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CBS4 Investigates Theft Of Social Security Numbers To Get Jobs

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Investigator Rick Sallinger
Genesis, left, with a family member and her mother Jennette Garcia (credit: CBS)

Genesis, left, with a family member and her mother Jennette Garcia (credit: CBS)

DENVER (CBS4) – The state of Colorado is launching a fraud investigation after a teenager’s Social Security number was stolen and used to get jobs at four businesses.

Genesis, the 13-year-old girl, doesn’t have a job. When her mother Jennette Garcia recently sought Medicaid benefits for her family what she got was a shock.

“This time when I reapplied I got a denial in the mail stating that we were over income because Genesis was working,” said Garcia.

A letter from the state indicated Genesis earned more than $6,000 last year at a company called Custom Superfresh Poultry under the teen’s Social Security number.

CBS4 went to the company and were told they accept job applicants’ driver’s licenses and Social Security cards but do not verify their authenticity.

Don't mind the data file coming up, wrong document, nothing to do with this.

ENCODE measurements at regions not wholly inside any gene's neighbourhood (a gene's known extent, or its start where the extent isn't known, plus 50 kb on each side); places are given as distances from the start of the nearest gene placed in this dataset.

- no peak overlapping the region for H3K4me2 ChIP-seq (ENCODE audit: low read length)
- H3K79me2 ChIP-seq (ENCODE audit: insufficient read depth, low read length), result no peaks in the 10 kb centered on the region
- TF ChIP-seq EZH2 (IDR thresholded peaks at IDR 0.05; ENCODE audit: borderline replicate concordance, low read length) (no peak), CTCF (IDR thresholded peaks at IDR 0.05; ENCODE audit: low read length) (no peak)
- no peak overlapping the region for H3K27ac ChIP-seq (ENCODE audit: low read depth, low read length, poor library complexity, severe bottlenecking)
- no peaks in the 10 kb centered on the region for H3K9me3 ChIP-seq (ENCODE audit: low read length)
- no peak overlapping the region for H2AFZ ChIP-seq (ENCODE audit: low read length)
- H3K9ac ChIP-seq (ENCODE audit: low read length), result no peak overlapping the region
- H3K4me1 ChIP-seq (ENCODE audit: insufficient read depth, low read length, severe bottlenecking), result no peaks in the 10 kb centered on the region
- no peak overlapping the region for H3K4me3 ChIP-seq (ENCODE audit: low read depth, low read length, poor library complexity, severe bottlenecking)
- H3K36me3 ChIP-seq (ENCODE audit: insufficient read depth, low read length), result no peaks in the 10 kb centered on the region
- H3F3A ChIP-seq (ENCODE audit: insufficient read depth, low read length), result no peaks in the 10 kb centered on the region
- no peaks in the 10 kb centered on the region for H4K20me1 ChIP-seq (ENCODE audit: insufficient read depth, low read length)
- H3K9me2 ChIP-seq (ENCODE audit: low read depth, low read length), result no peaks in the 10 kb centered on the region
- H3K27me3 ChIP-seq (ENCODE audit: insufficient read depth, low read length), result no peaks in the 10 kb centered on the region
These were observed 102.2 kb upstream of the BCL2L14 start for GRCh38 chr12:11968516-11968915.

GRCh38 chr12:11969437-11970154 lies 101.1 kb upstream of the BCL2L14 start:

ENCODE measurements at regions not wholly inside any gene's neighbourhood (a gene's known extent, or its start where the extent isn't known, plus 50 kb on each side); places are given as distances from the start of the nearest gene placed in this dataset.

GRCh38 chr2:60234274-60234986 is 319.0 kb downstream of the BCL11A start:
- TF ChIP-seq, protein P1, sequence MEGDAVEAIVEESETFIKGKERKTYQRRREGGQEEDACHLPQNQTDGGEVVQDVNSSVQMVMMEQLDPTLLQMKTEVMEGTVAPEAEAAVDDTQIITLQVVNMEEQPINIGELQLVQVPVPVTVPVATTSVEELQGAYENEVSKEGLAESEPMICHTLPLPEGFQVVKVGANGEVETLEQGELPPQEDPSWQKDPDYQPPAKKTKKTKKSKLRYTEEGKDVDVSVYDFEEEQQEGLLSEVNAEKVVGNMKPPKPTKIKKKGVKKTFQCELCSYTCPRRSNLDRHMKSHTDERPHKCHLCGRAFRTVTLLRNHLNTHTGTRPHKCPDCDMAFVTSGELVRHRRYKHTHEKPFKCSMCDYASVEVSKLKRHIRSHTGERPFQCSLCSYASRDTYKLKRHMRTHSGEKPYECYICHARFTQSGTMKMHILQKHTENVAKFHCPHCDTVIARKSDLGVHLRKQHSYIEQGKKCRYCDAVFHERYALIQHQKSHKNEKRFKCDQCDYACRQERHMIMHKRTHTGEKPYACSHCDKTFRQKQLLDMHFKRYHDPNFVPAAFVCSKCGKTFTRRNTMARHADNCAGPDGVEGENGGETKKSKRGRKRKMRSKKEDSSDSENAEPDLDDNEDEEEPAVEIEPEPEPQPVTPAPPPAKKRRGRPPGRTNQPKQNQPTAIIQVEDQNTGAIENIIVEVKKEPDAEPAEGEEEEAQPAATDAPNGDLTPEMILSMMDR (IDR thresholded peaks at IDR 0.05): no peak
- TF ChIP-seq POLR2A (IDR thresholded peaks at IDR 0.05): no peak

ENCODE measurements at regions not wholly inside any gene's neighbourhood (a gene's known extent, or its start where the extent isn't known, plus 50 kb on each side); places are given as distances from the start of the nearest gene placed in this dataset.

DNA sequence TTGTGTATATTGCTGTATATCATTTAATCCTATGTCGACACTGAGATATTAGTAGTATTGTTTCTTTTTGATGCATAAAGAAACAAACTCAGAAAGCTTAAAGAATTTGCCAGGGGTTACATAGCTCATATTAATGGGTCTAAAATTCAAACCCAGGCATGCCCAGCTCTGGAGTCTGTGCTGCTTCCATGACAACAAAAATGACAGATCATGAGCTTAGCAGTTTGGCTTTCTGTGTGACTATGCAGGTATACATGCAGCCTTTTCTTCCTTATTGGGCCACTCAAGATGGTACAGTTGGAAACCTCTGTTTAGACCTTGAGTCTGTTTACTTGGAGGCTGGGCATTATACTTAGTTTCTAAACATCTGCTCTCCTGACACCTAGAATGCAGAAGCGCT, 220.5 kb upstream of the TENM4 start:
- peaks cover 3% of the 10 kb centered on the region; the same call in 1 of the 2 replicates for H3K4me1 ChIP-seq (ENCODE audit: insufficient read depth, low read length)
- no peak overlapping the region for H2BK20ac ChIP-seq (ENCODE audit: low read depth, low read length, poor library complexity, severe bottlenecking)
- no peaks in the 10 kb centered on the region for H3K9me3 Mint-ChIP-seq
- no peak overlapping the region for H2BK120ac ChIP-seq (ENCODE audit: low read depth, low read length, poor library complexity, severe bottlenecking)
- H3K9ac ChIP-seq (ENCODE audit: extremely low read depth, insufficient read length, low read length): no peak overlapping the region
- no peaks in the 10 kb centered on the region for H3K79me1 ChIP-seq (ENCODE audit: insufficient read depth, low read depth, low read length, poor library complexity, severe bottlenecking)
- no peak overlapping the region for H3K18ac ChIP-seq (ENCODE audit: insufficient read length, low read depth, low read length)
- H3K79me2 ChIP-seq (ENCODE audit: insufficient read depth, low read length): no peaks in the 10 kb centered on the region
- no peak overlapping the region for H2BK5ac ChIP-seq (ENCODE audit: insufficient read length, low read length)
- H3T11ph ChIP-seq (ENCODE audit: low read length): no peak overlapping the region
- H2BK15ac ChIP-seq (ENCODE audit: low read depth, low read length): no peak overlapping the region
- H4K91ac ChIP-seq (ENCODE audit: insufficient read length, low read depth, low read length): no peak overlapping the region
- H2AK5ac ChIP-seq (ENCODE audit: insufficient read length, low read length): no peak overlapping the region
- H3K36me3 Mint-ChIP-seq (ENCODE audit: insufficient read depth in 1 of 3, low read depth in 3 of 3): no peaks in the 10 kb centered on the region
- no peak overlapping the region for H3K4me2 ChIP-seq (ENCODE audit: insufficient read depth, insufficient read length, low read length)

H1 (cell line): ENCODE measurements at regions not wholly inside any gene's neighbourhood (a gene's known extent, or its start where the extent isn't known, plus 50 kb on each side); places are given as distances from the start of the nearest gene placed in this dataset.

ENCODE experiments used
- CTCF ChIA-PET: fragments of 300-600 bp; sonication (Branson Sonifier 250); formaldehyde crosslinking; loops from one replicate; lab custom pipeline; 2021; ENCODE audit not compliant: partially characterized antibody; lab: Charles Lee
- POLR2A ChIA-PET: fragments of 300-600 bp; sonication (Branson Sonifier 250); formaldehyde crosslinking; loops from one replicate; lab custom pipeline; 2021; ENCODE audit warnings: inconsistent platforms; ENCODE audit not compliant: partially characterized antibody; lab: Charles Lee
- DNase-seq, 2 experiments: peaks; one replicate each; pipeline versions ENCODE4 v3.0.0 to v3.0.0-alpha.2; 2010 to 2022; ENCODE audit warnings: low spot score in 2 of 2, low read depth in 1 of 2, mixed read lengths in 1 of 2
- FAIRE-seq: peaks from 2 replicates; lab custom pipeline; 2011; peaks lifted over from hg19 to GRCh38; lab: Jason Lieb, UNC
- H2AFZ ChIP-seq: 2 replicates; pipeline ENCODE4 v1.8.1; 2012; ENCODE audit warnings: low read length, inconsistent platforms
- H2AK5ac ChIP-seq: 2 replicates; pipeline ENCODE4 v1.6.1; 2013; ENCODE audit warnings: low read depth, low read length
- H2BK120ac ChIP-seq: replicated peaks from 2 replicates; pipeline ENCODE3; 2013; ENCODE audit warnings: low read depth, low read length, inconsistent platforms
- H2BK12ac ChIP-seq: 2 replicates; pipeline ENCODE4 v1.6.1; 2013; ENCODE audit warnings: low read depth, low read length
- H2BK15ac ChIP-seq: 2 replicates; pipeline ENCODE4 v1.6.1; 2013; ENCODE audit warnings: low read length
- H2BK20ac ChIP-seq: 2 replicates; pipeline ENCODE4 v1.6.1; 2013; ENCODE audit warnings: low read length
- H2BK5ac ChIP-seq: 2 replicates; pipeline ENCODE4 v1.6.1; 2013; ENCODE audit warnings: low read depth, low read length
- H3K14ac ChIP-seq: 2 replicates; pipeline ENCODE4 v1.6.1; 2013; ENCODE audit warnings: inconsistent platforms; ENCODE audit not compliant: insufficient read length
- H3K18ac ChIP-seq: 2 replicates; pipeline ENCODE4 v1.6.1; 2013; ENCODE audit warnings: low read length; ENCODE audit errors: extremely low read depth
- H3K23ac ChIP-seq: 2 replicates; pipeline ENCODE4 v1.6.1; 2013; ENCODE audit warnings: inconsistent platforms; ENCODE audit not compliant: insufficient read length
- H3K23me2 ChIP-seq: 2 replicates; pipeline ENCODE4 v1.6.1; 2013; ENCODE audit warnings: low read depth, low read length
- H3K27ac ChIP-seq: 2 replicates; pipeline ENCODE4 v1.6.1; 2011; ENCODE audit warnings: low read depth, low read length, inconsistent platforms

Garcia told CBS4 her daughter’s number was also being used at three other businesses.

“It’s your child. You want to protect your child at all costs. To know there’s somebody out there using my child’s Social Security number? Right now it’s employment, what’s next?” she said.

Cher Haavind with the Colorado Department of Labor and Employment told CBS4 the law puts the burden on the applicant.

“Employers are not required to be experts in identity verification and authentication of documents,” Haavind said.

A link on the state’s website to what’s called E-Verify is required by law, but there’s no requirement for businesses to use it.

CBS4 learned the state Legislature has funded four auditors to check work documents.

“Is that enough to do the job?” CBS4’s Rick Sallinger asked Haavind.

“Well, there are over 100,000 employers in state, so mathematically? No,” she said.

Garcia contacted police who visited one of the people using her daughter’s number, but those people told her they would have to check with the district attorney before deciding whether they could make an arrest.

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